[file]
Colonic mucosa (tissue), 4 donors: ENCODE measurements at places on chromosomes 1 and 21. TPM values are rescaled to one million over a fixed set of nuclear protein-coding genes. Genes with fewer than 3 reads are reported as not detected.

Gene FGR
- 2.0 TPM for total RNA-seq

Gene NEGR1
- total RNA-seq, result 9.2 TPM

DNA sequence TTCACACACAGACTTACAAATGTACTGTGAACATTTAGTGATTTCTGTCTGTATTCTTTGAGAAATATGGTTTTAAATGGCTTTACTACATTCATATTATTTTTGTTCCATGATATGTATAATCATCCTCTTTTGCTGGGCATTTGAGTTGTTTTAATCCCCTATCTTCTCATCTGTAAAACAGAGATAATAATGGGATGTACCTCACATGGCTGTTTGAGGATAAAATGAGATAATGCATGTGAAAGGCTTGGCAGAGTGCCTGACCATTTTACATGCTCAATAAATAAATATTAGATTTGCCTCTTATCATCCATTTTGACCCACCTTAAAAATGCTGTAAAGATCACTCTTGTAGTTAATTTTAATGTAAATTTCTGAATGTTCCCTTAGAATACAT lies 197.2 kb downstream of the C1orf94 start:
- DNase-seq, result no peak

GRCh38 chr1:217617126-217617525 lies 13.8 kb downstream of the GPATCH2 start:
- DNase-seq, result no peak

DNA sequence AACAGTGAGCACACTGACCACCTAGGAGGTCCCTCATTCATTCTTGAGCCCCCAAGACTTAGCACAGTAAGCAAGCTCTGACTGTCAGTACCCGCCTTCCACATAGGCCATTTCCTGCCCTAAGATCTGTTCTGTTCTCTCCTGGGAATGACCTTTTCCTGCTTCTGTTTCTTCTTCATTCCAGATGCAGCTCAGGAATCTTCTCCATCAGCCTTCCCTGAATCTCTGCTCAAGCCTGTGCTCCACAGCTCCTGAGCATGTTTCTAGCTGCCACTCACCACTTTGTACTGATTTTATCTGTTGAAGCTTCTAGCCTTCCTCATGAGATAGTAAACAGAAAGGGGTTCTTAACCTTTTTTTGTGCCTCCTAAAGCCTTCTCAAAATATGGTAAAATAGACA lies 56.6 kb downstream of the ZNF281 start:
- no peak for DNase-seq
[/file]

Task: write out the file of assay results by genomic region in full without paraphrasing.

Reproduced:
Colonic mucosa (tissue), 4 donors: ENCODE measurements at places on chromosomes 1 and 21. TPM values are rescaled to one million over a fixed set of nuclear protein-coding genes. Genes with fewer than 3 reads are reported as not detected.

Gene FGR
- 2.0 TPM for total RNA-seq

Gene NEGR1
- total RNA-seq, result 9.2 TPM

DNA sequence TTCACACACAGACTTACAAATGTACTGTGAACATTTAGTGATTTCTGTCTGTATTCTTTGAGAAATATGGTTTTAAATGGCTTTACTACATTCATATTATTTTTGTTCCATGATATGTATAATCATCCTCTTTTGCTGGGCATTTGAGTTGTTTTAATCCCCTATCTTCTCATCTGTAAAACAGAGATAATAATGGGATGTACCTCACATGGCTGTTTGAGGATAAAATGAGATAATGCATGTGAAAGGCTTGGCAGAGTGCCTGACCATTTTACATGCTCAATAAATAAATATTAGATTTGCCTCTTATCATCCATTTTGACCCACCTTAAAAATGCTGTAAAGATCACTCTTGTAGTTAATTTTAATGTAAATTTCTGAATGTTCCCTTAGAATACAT lies 197.2 kb downstream of the C1orf94 start:
- DNase-seq, result no peak

GRCh38 chr1:217617126-217617525 lies 13.8 kb downstream of the GPATCH2 start:
- DNase-seq, result no peak

DNA sequence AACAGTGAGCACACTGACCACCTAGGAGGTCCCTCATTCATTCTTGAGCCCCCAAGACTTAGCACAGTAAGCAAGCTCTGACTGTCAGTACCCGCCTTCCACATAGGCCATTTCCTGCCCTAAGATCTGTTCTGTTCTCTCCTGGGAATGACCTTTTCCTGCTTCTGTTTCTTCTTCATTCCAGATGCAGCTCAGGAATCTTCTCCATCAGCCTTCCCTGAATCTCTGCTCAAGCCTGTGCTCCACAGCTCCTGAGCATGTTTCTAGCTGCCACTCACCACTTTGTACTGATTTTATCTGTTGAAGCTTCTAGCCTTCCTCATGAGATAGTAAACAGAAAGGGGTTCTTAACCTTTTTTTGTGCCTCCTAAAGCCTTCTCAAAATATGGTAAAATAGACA lies 56.6 kb downstream of the ZNF281 start:
- no peak for DNase-seq